The role of statistics in baseball — known as SABRmetrics — has been growing since a security guard in Kansas City started dabling in numbers in the ’70s. From that beginning, Bill James changed the game of baseball more than anyone since Abner Doubleday.
The reliance on numbers is about to take a giant step forward with the announcement from Major League Baseball today that it will allow iPads and smartphones in the dugout.
The change could take what’s left of the managerial “gut feel” for the game out of the game.
According to the Wall St. Journal:
Teams will be able sift through performance stats from current and past seasons, weigh potential pitcher-hitter matchups, look at “spray charts” showing where a player is likely to hit a ball, even cue up videos of plays from previous games.
“Our collaboration with Apple on the use of iPad Pro in dugouts and bullpens is part of our ongoing effort to introduce extraordinary technology into our game,” MLB commissioner Rob Manfred said in a statement.
“I started in this game 25 years ago and the single biggest change has been the emergence and predominance of analytics,” Manfred told CBS This Morning today. “It affects the way we judge players, make decisions on the field and the way fans consume the game.”
It should also change the postgame interview.
“Why’d you leave Nolasco in to give up that homer,” a local ink-stained wretch might ask.
“The analytics confirmed it was the best move,” the beleaguered manager will respond.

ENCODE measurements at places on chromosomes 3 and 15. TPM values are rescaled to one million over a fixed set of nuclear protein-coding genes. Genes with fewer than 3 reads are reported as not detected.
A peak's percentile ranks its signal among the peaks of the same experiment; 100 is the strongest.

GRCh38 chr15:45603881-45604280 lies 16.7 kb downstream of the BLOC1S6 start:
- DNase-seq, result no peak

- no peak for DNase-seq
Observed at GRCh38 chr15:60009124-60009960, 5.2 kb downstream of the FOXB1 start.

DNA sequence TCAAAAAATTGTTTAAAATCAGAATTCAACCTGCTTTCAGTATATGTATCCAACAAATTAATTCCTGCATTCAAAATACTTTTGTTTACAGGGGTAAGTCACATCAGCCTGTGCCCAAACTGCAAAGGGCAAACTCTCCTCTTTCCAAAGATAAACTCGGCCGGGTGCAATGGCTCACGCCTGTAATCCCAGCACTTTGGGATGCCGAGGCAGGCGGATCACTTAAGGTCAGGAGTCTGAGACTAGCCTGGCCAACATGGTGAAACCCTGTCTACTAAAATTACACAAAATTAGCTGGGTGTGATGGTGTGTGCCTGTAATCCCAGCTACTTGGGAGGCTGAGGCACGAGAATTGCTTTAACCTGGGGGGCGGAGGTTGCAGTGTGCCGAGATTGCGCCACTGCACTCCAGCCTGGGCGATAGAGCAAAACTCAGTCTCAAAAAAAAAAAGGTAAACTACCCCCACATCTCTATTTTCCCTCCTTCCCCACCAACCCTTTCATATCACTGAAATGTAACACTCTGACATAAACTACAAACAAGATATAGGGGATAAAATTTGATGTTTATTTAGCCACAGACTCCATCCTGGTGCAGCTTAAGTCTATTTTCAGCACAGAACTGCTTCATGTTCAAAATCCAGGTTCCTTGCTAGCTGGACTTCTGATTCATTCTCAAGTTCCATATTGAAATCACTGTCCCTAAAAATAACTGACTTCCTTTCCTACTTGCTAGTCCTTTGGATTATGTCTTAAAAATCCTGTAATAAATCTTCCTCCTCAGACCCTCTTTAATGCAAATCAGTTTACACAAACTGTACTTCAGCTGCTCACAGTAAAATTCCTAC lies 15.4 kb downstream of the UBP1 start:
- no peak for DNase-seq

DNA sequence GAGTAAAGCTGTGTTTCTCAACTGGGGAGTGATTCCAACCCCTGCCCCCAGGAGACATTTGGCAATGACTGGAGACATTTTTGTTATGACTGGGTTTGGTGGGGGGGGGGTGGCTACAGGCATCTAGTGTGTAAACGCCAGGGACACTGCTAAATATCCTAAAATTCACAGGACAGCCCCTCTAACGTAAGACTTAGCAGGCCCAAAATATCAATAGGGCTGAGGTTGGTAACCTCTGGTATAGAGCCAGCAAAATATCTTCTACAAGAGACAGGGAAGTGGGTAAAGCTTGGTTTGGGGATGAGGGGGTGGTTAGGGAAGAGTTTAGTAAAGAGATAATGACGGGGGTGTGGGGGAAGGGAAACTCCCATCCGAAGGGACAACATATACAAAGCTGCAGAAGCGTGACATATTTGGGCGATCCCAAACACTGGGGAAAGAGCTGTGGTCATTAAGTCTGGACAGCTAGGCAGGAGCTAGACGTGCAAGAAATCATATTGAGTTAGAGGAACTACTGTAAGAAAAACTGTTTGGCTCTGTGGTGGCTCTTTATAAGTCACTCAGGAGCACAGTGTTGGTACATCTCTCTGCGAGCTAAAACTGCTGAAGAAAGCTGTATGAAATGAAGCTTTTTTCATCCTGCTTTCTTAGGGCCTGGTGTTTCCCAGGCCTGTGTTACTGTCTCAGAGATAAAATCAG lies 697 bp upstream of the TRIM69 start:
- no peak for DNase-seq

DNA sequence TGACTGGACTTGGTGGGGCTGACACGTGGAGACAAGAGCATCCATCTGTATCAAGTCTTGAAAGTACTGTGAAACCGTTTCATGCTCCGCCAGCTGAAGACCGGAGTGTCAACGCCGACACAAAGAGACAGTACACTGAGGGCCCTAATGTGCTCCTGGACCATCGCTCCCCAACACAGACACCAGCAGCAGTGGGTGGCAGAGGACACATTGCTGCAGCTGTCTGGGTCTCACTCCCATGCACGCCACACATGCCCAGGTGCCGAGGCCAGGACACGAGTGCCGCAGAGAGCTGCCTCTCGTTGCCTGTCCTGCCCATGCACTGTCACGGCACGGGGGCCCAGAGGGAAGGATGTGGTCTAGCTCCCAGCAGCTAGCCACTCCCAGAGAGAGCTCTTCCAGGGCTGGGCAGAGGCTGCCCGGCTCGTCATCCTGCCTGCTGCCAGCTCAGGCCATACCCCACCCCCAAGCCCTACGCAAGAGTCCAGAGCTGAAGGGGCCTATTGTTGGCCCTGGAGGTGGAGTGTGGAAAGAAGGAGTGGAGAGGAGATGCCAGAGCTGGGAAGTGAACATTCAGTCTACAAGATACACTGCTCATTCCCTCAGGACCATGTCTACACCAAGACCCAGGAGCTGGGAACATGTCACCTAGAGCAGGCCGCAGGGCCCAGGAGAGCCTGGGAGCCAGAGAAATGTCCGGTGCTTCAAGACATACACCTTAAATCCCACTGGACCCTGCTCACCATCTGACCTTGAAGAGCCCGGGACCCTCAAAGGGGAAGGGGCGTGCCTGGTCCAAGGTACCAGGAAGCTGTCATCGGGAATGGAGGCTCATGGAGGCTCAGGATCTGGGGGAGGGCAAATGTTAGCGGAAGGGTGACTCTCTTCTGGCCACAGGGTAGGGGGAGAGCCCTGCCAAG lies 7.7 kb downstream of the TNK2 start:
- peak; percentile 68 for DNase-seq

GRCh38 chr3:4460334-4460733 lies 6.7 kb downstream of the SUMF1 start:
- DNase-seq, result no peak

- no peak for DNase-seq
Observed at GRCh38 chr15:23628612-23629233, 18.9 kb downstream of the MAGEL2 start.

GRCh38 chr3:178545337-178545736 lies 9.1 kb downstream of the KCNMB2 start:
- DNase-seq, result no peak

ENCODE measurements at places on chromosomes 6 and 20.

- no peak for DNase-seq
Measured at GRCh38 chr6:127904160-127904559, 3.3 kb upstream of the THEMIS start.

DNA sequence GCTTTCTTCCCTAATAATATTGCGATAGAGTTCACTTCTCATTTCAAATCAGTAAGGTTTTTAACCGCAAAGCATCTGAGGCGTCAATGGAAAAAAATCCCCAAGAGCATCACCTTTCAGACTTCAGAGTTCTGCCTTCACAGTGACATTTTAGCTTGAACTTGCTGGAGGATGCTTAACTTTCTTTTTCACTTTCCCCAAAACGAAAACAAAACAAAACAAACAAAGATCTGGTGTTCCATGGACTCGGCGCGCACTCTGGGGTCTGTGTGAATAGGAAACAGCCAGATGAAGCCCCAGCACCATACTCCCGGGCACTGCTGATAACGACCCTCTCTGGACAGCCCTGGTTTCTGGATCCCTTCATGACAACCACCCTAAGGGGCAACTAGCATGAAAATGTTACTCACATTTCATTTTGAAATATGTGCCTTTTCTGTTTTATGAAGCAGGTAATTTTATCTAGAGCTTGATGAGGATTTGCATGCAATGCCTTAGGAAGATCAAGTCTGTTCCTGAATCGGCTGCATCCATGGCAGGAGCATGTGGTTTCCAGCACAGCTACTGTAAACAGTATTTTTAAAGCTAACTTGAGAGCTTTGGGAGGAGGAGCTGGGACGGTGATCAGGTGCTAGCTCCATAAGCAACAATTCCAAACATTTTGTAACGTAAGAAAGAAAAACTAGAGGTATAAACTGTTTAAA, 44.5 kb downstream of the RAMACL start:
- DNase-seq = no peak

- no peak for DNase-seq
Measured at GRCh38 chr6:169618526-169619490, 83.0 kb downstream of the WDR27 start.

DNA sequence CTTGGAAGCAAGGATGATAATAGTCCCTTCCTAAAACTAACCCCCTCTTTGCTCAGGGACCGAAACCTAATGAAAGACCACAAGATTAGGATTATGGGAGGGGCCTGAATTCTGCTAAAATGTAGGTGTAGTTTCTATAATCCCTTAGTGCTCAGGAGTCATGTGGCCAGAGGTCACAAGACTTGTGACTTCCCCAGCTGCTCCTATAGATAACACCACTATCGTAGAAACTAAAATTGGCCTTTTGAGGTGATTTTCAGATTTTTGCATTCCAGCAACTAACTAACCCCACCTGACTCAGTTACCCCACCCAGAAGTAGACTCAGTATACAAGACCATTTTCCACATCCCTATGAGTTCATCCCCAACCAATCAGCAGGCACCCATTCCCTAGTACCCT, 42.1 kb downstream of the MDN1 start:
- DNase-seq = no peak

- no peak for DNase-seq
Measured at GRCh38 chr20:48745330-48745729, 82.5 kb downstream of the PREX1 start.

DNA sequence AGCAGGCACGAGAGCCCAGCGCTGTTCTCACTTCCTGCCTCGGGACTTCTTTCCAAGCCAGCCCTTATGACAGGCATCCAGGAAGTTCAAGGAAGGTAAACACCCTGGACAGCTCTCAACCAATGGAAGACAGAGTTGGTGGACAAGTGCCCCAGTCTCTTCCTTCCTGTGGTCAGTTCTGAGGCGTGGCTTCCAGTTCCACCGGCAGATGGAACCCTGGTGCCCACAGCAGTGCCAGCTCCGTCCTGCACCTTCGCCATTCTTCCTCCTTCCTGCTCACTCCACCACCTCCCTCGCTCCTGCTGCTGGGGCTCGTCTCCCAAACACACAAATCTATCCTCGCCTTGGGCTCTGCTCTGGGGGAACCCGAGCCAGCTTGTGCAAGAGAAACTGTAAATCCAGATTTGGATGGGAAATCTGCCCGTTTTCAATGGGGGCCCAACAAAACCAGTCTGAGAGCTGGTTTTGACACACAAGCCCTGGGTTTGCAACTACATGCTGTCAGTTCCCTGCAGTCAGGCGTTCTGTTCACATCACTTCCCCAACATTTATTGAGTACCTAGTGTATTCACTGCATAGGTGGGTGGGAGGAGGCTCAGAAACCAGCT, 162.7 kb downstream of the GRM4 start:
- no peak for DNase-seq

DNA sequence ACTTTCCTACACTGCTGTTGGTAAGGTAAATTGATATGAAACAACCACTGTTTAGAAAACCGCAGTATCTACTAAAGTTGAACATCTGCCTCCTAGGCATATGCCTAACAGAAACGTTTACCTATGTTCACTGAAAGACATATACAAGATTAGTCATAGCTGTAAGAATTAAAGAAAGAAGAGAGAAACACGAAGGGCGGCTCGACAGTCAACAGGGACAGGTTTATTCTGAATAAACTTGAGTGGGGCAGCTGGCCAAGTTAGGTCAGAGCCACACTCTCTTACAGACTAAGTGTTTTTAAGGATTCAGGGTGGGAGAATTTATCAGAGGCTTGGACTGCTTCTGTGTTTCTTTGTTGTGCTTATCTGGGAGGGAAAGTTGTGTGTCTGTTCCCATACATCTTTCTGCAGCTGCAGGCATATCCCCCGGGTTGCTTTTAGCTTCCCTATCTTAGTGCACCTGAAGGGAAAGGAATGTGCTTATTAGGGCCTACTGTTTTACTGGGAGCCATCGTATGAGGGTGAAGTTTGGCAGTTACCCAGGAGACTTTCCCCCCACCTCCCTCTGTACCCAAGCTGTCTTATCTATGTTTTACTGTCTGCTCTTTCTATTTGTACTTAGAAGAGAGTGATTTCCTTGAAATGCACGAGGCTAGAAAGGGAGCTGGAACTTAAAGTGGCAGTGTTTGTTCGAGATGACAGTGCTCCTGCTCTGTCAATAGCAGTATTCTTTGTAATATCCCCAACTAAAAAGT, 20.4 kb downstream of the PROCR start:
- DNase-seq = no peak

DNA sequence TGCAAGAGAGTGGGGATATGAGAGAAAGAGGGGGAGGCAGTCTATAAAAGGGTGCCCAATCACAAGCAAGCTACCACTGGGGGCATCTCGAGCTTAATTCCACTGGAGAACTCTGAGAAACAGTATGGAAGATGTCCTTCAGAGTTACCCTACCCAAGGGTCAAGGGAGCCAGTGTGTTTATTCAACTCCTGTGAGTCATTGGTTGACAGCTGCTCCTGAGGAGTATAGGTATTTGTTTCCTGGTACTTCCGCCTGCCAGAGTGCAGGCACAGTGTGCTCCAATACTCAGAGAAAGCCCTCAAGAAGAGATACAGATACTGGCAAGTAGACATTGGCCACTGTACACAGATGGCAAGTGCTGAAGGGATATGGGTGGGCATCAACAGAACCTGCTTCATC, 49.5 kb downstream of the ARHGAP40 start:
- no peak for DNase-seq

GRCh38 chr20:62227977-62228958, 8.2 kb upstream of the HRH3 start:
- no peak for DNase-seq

And who can argue with the numbers?
The next step? Maury Brown, who writes about the business of baseball for Forbes, says giving fans the same information could lead to better second-guessing of old-school managers who don’t do what a computer is telling them to do.
The logical question is, if MLBAM has created a custom app for managers and coaches, could a consumer product based around “MLB Dugout” be far behind? After all, Bloomberg and MLB.com partnered in 2010 to try and bring advanced analytics and Bloomberg’s UI expertise together for fantasy baseball, so the idea of a consumer app by MLBAM is not a reach given the new partnership.
Maybe the biggest question will be how baseball purists see technology creeping into the dugouts. Former MLB players such as Goose Gossage has bemoaned how “nerds” are ruining baseball. Now, managers and coaches will be part of moving out of the dark and into the technology age in a place many never thought they would see it. What would Alexander Cartwright think?